My call to action (this is where the rant ends). What is the answer? I wish I knew, but I defiantly can provide some suggestions. It would be nice to have a consistent evaluation process during a SQL Saturday and other PASS events including virtual chapters and user group meetings. I would like to see questions that are open ended that provide constructive feedback to help speakers improve as they grow instead of hoping attendees provide feedback on the back of a form.  I think it would be nice to give attendees  an simple online tool that allows them to provide feedback during the session.  Once again, these are just suggestions. Maybe there all wrong as they are just ideas on how the process can be improved through my experience as a chapter leader, speaker, SQL Saturday organizer and regional mentor.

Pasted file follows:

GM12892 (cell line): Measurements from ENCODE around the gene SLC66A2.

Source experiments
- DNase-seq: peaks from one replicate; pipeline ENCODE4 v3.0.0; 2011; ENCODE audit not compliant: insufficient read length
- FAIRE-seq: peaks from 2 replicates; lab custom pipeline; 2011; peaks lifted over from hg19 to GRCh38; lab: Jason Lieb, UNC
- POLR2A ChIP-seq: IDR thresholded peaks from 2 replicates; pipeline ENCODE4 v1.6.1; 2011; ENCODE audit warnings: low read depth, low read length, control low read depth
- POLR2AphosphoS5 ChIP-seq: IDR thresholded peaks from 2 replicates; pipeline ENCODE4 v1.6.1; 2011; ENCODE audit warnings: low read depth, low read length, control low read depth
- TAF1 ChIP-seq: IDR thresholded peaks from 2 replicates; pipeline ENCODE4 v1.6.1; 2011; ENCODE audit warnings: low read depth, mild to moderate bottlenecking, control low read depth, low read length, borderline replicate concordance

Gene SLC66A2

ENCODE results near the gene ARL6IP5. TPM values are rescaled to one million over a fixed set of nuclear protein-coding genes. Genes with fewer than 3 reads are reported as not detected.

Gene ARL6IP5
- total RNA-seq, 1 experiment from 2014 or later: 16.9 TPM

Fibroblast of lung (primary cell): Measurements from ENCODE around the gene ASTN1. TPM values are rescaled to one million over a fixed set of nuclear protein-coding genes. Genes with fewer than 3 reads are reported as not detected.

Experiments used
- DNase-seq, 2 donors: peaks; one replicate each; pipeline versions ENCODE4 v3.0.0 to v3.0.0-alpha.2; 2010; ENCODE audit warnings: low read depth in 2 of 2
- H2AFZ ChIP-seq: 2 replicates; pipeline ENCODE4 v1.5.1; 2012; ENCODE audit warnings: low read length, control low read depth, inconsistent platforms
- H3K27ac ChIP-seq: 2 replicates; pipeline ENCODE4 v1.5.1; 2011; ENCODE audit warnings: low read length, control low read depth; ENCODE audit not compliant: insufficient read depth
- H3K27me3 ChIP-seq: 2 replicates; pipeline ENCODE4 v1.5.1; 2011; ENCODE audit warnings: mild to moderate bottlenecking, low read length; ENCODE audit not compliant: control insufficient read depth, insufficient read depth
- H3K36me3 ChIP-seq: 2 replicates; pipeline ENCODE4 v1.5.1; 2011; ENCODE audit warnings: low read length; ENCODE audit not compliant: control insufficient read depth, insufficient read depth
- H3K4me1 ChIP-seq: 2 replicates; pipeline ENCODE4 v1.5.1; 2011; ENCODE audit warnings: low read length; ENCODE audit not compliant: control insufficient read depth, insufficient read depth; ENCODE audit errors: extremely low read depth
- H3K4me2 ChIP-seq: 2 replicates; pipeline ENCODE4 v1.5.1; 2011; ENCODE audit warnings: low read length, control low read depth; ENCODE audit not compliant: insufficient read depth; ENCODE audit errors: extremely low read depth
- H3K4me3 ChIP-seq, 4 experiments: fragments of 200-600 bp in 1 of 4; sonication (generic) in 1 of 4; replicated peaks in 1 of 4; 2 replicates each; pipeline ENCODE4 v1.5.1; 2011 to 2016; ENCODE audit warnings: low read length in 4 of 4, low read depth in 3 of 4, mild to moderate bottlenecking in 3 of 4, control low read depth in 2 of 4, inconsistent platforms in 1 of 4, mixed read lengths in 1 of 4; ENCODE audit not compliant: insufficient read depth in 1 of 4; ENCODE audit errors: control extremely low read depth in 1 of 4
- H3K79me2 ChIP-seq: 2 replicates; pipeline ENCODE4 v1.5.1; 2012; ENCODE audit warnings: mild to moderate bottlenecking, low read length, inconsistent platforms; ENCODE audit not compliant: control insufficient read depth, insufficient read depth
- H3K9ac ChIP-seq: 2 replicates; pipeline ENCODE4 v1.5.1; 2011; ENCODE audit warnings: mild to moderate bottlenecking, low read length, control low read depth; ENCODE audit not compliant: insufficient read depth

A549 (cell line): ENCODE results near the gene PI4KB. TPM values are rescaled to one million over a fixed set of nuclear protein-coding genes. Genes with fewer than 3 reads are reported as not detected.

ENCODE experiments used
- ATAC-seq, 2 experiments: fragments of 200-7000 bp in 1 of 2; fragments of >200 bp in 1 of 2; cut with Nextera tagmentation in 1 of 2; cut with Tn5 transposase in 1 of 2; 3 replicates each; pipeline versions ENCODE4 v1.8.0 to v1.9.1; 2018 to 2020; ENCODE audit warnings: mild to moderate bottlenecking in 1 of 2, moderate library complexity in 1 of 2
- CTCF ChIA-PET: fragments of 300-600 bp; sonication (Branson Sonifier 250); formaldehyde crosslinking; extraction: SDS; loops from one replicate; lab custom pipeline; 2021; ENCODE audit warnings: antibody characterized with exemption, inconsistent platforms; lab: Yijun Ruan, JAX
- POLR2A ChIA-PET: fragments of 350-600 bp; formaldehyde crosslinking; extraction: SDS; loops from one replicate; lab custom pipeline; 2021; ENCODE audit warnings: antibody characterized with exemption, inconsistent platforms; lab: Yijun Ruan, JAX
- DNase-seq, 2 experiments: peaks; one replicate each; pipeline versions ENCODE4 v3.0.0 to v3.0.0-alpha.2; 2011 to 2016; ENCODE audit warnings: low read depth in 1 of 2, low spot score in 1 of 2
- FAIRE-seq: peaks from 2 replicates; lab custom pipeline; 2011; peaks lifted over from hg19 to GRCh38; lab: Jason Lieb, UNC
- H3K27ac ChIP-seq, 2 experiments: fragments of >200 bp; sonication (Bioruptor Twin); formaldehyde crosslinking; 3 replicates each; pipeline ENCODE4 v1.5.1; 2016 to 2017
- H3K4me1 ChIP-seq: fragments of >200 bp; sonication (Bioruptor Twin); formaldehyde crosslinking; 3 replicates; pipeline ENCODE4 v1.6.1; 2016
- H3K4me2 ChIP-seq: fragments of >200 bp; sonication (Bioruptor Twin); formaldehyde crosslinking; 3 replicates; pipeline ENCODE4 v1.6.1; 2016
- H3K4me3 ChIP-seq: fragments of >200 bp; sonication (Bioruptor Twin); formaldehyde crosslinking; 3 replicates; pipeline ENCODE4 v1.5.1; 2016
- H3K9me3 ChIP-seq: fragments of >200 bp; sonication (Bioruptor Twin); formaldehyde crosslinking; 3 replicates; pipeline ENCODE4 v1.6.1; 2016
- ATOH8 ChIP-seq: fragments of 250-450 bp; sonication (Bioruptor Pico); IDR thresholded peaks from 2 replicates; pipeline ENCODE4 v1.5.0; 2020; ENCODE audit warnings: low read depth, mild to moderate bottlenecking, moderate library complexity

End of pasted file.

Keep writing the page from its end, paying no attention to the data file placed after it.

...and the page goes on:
In closing, I look forward to hopefully finding the answer with some friends in my #sqlfamily.  Every year at the PASS  Member Summit there is a meeting where the community can meet and ask questions to the Board of Directors. This year, I plan to attend and ask, “As a volunteer, how can I be involved in improving our current system in place to provide speakers with better feedback to help them improve their public speaking skills and get them to the next level?”

  • http://datachomp.com Rob Sullivan

    What is something you think would just make it dead simple to provide user feedback ? A mobile app with event -> speaker list (pre loaded if you RSVP) ? A free website? Something as simple as a ‘Did you like it?’ + ‘Why or why not:’ instead of the typical 5 or so rate 1-5 questions.

    I think the hardest part is likely overcoming some level of entitlement from both sides.

  • http://johnsterrett.com johnsterrett

    Hi Rob,